Montserrat is an island in the Caribbean Sea, part of the chain of islands known as
the Lesser Antilles. The island is approximately 39.5 square miles in size and has
25 miles of coastline. Montserrat is nicknamed the Emerald Isle of the Caribbean both
for its Irish ancestry and its verdant green topography. Montserrat is a British Overseas
Seining for fish in Carr’s Bay Beach
Students on a hike near Jack Boy Hill
Montserrat is a tropical island with ecological habitats ranging from black sand beaches
and coral reefs to desert scrub and subtropical woodlands, to tropical moist forests.
The island has three distinctive volcanic ranges, one of which is currently active—the
Soufrière Hills Volcano, located in the southern part of the island.
Listen to the ambient sounds of Montserrat
Recording by Matthew Stabile, January 2016
The Volcano Eruption in 1997
View of the Soufrière Hills Volcano from student villa in Old Town
Montserrat suffered catastrophic destruction when the long-dormant Soufrière Hills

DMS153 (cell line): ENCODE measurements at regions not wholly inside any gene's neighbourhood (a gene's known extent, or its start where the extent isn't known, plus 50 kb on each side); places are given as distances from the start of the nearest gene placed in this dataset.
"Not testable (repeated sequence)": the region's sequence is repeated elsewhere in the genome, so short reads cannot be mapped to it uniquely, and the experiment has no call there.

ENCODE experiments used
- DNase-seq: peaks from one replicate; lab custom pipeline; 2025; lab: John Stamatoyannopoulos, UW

Volcano erupted in 1995, devastating the southern two-thirds of the island, along
with most of its agricultural, residential, and government infrastructure. As a result,
two-thirds of the population left the island, leaving behind fewer than 5,000 residents
to rebuild on the remaining habitable northern third of the island.
Though Montserrat has not fully recovered from the eruption that began in 1995, the
nation has come a long way. A rebuilding effort has focused on restoring infrastructure,
resulting in a new airport, seaport, roads, energy facilities, agricultural lands,
government facilities, and residential communities. Following the devastation, tourism
came to a halt and the economy suffered. Currently, several government initiatives
are beginning, all designed with sustainability in mind. These range from a national
food sustainability/security program to environmentally sound mining practices for
volcanic deposits, to geothermal energy generation and ongoing climate change monitoring
and planning programs.
The volcano, located on the south part of the island (in the “Exclusion Zone”), is
under constant monitoring by the Montserrat Volcano Observatory (MVO). It is one of the best monitored active volcanoes world-wide. Scientists report that activity at the Soufrière Hills Volcano has remained low since 2010. The Simon’s Rock program site is located in the Northern Zone of the
island, the island region farthest from the volcano, and the area deemed low risk
and suitable for residential and commercial activity by the MVO.